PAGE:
In Colossians, Paul writes about the fruit of the Spirit—patience, endurance, joy, and thanksgiving—and then swiftly explains in five short verses the supremacy of Christ that’s at the heart of Christian doctrine (). Despite Paul’s brevity and clear choice of words, many times when I’d this passage, I’d missed the point: God so loves us, that if I am receiving this love, my natural response should be one of tremendous gratitude. But if I was honest with myself, I wasn’t grateful about my body. The best way I could describe my attitude toward my body was a grumpy acceptance of the sub-par lot I felt I’d drawn. I often joked about certain features or flaws I think I have—harmless self-effacement, I thought. But Paul’s letters remind me all these tiny jabs are not directed at me; they are directed at God. Your handiwork is just not enough for me, I seem to be saying. Sarcastic, witty retorts are not a fruit of the Spirit, but thanksgiving is. What would happen if I were just grateful for my body instead? What if I truly believed Paul (in Colossians 1) when he says we are complete in Christ?
As I read, I felt sad—sad that I had been on a self-imposed journey of body-hatred for so long. Sad that I had cut myself off from God’s best journey, his best fruit for me. And sad that I had been so careless with his gift and so reckless with my insults. But Paul shares the great story of hope and newness repeatedly in his letters. “If anyone is in Christ, he is a new creation; the old has gone, the new has come” (, NIV). “My old self has been crucified with Christ. It is no longer I who live, but Christ lives in me” (). We are made to be renewed! Newness is part of our very makeup as Christians. In other words, while I want to live according to Christ’s model, God can handle it when I don’t. Our natural response to God’s mercy is to want to be Christlike (the “spiritual wisdom and understanding” Paul refers to in Colossians 1:9), but our salvation is by grace alone. We are refreshed and reconciled at once. What better reminder of the possibility of newness than the New Year?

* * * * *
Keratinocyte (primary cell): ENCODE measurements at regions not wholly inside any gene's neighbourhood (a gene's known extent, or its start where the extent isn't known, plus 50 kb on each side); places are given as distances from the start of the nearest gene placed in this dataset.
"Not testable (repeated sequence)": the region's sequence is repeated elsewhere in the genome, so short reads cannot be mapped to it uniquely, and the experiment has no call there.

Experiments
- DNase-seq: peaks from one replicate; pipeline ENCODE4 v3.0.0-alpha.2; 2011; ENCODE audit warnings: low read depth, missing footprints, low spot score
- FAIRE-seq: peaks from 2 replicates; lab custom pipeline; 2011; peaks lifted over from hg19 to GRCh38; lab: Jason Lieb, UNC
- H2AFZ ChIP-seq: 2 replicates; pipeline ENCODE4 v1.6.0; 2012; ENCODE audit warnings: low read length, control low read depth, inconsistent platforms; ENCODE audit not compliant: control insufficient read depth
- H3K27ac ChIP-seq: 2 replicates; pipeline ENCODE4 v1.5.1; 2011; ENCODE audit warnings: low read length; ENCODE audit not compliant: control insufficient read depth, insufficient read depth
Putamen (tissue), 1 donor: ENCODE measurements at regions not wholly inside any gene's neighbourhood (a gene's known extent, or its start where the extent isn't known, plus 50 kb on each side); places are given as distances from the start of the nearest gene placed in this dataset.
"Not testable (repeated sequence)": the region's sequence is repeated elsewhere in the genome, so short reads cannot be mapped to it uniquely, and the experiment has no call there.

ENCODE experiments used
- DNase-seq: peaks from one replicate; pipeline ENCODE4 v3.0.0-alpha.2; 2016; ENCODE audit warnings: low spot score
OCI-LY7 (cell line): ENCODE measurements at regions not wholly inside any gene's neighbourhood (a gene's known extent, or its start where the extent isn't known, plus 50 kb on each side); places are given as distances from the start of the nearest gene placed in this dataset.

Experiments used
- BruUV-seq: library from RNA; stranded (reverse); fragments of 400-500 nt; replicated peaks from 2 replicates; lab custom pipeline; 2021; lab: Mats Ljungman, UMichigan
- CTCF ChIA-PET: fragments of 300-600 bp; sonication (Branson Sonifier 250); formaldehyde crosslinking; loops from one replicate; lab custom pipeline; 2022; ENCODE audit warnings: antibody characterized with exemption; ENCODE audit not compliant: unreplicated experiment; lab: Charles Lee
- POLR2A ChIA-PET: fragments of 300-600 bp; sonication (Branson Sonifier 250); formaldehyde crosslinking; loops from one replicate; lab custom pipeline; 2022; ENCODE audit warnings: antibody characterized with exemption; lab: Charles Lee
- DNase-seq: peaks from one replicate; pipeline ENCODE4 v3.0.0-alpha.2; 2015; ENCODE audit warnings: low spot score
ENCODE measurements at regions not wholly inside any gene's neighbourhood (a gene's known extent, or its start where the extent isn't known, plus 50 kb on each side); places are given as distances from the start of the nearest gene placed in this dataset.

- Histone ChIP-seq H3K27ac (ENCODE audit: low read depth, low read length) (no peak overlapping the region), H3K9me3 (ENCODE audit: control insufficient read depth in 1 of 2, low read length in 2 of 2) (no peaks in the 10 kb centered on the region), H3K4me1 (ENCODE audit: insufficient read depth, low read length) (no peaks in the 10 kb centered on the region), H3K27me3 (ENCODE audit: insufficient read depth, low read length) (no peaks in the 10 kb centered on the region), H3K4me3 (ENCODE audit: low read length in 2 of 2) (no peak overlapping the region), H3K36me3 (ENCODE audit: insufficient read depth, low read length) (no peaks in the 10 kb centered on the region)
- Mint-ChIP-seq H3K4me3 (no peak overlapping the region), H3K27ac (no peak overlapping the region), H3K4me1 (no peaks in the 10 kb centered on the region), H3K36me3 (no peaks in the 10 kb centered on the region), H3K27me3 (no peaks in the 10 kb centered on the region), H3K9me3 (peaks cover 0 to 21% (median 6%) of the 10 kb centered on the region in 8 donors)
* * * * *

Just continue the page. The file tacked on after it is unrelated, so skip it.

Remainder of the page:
New Year's Healthy Eating Resolutions
How could I translate all this theory into concrete healthy eating and exercise? I took on three habits I find keep me rooted in Christ-centered healthy living.
1. I added a body devotional to my morning prayer time. I had to find the love and gratitude for my body that were not contingent upon me being a certain size or shape. Getting into shape and then loving my body was how I had done it in the past. So, instead, this time I took a few weeks entirely off from working out until I grew grateful for what I had. I prayed in thanksgiving for my body—my body as a whole and various parts of my body (have you ever praised God for crusty-heeled feet?). This may sound like a silly exercise, but this habit has done incredible things for my sense of self and body image, and I continue to do it even today.
2. I pray daily over my agenda, including both work and exercise. In Galatians 5, Paul celebrates the fruit of the Spirit—the results of being focused on Christ. “We develop a willingness to stick with things. . . . We find ourselves involved in loyal commitments, not needing to force our way in life, able to marshal and direct our energies wisely” (5:23, The Message). I pray each day that God’s to-do list will trump my own and that I direct my energies wisely for his glory (rather than focusing on my figure). Usually, I manage to get a workout in, but if the day has other plans, then I accept that without the self-loathing of the past.